When she joined a sorority in the fall of her sophomore year, she found this support network. She met girls that helped her choose her major, that looked out for her at parties, and helped her get passes to those parties every weekend. While she might have to bring these older girls coffee in the library, she “never had to worry about being inappropriately groped on the dance floor.” Her relationships with men changed too, as they were relationships that she wanted to have, “rather than relationships I felt I needed to foster in order to get into a club.”

“I felt safe,” she says, taking her first bite of food since we started speaking. “I had women who had my back.”


Reflecting on my conversations with these women, I had a hard time reconciling the image they conjured of older male students on campus as some vaguely predatory mass, with my own male friends, whom I consider kind and thoughtful individuals. But I remember my own freshman year. I remember the weight of an older boy’s hand on my ass, telling me in a beer-soaked whisper to text him “if I ever needed a pass…” As I got older, I rushed a sorority, bickered an eating club, and generally stopped dealing with trash boys who made me feel like I owed them sex. I also developed close friendships with the men in my own year, and now, as a senior, it is hard to imagine that these men might be perpetuating the same unsavory power dynamics that my friends and I were subjected to in our first year and that are clearly alive and well on campus.

Jackson, a senior, has been wrestling with the same issue in his personal life. For the last few months, he’s been in a casual relationship with a freshman girl, a relationship that he tries to keep quiet for fear of being labeled as the “creepy older dude.”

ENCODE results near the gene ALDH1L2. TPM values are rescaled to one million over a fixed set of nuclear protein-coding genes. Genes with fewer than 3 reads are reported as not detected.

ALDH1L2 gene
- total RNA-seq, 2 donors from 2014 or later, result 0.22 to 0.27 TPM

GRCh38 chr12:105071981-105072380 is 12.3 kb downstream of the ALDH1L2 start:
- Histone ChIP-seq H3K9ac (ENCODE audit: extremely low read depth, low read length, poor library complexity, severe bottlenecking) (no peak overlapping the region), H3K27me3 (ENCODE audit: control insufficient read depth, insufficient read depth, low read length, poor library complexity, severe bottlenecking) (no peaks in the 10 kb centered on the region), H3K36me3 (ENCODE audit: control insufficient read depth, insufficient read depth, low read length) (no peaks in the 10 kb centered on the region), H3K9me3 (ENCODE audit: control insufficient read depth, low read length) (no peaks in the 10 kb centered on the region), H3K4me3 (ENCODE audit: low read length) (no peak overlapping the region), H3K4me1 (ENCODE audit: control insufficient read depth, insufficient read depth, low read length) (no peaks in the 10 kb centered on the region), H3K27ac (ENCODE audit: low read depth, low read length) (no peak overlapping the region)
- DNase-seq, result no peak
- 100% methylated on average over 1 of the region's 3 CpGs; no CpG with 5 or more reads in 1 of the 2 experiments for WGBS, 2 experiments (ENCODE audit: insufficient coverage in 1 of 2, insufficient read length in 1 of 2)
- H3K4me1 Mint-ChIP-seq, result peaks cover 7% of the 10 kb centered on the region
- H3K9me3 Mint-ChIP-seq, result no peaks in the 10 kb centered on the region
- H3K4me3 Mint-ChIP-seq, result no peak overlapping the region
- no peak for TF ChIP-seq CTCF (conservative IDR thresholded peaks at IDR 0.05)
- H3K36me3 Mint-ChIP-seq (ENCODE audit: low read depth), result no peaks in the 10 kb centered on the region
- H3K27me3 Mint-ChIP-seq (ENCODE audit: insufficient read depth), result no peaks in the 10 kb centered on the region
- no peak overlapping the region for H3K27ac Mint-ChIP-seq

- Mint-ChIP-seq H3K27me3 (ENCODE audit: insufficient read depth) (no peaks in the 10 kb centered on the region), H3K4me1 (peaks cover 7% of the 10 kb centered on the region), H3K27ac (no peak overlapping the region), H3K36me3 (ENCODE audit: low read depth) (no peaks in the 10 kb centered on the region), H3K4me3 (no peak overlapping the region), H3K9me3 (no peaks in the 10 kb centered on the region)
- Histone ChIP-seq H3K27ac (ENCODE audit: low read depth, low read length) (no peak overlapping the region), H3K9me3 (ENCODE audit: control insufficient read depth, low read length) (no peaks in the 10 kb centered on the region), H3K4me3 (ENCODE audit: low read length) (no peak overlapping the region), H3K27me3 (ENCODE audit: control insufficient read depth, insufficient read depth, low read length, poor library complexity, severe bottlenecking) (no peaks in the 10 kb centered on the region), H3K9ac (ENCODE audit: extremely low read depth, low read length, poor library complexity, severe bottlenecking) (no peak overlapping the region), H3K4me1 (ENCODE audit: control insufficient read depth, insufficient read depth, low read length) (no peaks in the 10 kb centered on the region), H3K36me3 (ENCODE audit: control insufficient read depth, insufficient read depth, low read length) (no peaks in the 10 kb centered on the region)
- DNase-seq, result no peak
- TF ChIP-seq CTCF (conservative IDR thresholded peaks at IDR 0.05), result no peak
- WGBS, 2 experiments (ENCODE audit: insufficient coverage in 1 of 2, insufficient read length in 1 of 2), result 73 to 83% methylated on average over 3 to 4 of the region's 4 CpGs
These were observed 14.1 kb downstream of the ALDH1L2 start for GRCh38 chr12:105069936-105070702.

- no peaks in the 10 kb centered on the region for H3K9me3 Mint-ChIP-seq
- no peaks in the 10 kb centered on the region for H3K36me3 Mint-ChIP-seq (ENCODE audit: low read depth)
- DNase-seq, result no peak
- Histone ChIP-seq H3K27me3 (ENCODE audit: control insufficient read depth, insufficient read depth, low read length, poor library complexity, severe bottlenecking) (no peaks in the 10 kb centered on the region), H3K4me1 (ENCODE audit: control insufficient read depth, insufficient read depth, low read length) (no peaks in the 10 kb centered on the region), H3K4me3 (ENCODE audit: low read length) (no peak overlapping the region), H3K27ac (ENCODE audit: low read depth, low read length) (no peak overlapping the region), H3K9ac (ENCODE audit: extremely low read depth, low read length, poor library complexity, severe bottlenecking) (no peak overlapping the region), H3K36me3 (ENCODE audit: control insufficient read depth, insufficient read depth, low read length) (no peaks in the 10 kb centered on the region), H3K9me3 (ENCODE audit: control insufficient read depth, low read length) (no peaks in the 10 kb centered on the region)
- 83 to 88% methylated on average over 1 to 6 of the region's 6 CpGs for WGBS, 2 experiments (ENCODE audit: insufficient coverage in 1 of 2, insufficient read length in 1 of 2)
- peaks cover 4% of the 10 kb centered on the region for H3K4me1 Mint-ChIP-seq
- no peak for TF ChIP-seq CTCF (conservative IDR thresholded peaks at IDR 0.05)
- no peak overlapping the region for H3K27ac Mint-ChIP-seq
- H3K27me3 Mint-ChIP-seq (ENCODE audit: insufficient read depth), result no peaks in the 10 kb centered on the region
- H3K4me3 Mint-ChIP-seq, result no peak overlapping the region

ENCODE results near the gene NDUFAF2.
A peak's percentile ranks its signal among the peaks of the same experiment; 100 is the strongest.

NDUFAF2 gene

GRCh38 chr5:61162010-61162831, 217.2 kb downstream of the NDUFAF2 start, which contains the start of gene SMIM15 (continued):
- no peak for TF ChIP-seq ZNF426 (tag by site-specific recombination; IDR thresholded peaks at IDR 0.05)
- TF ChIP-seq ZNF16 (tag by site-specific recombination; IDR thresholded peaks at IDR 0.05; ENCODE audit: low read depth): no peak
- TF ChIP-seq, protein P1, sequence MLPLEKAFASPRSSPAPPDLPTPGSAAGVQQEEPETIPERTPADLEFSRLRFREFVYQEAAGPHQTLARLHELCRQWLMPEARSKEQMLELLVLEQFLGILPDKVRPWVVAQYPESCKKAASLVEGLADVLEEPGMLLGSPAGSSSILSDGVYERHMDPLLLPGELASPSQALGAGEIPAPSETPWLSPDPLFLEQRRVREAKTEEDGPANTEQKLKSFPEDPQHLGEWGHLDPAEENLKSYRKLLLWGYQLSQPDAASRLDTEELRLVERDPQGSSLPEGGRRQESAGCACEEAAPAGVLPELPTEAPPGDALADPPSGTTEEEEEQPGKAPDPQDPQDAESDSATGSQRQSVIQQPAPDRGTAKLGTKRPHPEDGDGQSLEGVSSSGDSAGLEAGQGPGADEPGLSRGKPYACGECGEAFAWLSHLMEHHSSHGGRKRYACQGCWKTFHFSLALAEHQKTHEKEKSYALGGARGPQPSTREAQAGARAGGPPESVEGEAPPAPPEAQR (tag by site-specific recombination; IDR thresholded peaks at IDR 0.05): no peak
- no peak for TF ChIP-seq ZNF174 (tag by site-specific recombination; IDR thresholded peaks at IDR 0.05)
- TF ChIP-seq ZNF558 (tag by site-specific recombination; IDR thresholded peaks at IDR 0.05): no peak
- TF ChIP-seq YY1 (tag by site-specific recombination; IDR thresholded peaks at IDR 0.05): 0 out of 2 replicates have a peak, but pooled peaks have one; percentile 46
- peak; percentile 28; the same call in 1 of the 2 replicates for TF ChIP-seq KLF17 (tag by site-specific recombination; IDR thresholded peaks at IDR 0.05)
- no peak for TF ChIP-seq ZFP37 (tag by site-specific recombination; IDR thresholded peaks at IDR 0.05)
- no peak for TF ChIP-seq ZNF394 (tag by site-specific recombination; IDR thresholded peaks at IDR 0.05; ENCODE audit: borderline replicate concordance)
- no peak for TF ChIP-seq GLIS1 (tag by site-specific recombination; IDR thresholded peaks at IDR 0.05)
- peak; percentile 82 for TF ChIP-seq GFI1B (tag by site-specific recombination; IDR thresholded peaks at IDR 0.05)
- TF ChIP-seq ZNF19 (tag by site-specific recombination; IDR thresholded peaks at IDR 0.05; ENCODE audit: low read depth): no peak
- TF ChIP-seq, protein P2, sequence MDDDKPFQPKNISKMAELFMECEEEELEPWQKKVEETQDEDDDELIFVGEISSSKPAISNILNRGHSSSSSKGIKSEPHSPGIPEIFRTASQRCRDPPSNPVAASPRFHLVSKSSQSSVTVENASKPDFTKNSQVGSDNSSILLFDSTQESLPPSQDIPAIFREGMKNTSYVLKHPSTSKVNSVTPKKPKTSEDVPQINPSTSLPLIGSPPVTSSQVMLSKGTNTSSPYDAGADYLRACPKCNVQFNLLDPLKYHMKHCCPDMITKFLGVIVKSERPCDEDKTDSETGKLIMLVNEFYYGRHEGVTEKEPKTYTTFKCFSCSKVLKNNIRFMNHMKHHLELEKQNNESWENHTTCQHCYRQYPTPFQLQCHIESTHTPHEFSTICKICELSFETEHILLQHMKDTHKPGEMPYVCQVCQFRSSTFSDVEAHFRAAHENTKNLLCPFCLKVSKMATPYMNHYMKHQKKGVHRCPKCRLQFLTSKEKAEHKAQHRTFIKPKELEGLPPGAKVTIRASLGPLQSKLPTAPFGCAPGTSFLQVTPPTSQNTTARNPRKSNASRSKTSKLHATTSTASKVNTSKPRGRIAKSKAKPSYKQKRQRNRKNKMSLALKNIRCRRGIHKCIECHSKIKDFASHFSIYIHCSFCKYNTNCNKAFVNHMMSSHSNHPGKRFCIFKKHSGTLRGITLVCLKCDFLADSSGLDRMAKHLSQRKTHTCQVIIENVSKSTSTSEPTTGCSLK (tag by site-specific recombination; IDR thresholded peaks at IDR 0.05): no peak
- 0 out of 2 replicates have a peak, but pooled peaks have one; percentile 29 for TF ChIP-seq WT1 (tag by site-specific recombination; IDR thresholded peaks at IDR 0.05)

“Sometimes she asks me for passes, and that’s something that makes me really uncomfortable,” Jackson admits. “It’s like, is she hooking up with me so she can get passes? I like to think that she’s not, because that would be really shitty.” He says that he will give her a pass every other week, not to lord his power over her, but because he is uncomfortable with the idea that their relationship is based on some kind of exchange. As a member of a fraternity and an eating club, he is aware that he possesses a certain amount of social capital that she does not, and he understands that this can lead to an unhealthy dynamic. “I know I’m in a greater position of influence and power, and I don’t want to use that to make her do things she’s not into.”

There is another, more logistical reason that Jackson doesn’t give this young woman passes too often: “the vast majority of my passes go to the pledges. I only give a pass to this girl every five or so nights out because, like, pledges come first.”
Steve, a junior who is a member of both a fraternity and an eating club, agrees with Jackson, telling me that for most of his Greek affiliated male friends, “if you’re not giving passes to a pledge, you’re giving them to one of the brothers who’s in a different club or is unaffiliated.”